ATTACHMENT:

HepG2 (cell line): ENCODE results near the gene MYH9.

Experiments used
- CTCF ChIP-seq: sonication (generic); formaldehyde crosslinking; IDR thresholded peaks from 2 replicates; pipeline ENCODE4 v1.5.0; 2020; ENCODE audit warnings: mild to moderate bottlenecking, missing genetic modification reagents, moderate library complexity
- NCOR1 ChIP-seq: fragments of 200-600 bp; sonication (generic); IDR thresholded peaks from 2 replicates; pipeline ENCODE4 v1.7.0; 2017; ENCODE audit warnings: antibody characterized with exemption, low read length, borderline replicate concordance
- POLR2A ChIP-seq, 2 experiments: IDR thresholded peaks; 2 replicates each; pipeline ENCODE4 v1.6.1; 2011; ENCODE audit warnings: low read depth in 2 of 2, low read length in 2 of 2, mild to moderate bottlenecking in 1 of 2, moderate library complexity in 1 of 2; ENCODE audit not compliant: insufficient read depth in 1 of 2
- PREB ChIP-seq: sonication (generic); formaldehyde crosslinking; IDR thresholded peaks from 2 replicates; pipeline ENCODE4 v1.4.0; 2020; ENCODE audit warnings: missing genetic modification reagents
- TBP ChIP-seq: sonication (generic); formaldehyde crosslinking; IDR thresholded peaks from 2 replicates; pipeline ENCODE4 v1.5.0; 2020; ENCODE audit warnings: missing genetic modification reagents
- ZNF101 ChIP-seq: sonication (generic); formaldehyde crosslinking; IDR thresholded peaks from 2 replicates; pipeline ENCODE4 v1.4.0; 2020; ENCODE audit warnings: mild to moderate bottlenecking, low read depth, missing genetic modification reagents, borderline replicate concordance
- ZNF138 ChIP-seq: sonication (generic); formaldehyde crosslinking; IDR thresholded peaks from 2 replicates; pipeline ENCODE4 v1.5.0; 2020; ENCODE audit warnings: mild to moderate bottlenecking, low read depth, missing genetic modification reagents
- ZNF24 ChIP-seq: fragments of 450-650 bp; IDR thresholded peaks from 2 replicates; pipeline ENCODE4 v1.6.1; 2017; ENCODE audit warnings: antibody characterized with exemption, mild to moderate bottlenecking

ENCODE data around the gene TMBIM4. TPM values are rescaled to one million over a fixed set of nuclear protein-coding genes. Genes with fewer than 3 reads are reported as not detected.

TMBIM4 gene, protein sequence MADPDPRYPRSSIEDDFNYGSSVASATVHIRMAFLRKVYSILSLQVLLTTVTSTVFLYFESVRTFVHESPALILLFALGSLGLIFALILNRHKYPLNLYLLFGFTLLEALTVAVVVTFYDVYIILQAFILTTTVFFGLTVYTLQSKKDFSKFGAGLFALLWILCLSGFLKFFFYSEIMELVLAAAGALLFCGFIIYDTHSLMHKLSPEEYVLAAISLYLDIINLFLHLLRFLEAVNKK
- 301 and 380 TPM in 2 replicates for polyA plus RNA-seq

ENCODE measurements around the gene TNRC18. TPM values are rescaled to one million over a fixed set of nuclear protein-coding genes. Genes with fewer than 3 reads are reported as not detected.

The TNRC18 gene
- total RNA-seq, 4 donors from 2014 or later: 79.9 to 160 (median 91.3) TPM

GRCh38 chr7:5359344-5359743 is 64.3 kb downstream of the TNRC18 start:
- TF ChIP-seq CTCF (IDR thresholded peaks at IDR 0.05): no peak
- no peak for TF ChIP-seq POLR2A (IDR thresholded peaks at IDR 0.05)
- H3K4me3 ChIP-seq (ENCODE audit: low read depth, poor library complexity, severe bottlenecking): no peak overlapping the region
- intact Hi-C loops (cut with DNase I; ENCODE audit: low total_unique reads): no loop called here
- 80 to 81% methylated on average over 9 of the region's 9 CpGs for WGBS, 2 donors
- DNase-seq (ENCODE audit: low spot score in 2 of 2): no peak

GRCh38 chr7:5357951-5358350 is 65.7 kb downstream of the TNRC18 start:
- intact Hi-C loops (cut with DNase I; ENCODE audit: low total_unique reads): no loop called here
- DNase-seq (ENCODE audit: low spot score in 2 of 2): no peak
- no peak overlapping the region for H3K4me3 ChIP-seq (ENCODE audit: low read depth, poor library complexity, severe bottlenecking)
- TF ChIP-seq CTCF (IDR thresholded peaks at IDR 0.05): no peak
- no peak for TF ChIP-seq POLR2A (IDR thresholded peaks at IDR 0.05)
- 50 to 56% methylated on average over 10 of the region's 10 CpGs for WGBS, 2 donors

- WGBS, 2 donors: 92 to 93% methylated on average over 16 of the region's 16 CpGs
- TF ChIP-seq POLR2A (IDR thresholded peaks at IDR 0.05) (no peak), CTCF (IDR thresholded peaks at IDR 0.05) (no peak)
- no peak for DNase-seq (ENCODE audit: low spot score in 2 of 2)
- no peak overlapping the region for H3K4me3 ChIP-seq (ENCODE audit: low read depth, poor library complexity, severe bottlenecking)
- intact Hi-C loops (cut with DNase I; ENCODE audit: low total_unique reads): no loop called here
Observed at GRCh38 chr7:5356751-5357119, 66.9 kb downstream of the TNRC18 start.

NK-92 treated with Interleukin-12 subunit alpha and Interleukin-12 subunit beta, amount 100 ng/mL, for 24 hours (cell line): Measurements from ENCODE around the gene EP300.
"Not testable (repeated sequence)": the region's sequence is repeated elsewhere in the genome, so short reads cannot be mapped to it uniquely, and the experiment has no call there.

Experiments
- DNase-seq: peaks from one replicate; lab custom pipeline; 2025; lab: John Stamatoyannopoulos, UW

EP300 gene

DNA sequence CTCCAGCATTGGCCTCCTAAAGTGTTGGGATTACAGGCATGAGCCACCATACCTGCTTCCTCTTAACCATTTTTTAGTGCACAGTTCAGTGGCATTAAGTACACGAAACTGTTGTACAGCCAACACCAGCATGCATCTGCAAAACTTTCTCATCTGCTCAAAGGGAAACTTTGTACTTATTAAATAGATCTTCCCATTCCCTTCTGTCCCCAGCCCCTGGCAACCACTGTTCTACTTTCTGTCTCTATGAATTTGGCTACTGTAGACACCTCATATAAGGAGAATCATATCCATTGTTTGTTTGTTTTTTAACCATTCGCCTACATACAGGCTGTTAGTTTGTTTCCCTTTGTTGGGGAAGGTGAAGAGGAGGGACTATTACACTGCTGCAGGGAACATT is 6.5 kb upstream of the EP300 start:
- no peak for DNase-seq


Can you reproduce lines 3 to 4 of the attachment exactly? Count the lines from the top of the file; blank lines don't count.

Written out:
- CTCF ChIP-seq: sonication (generic); formaldehyde crosslinking; IDR thresholded peaks from 2 replicates; pipeline ENCODE4 v1.5.0; 2020; ENCODE audit warnings: mild to moderate bottlenecking, missing genetic modification reagents, moderate library complexity
- NCOR1 ChIP-seq: fragments of 200-600 bp; sonication (generic); IDR thresholded peaks from 2 replicates; pipeline ENCODE4 v1.7.0; 2017; ENCODE audit warnings: antibody characterized with exemption, low read length, borderline replicate concordance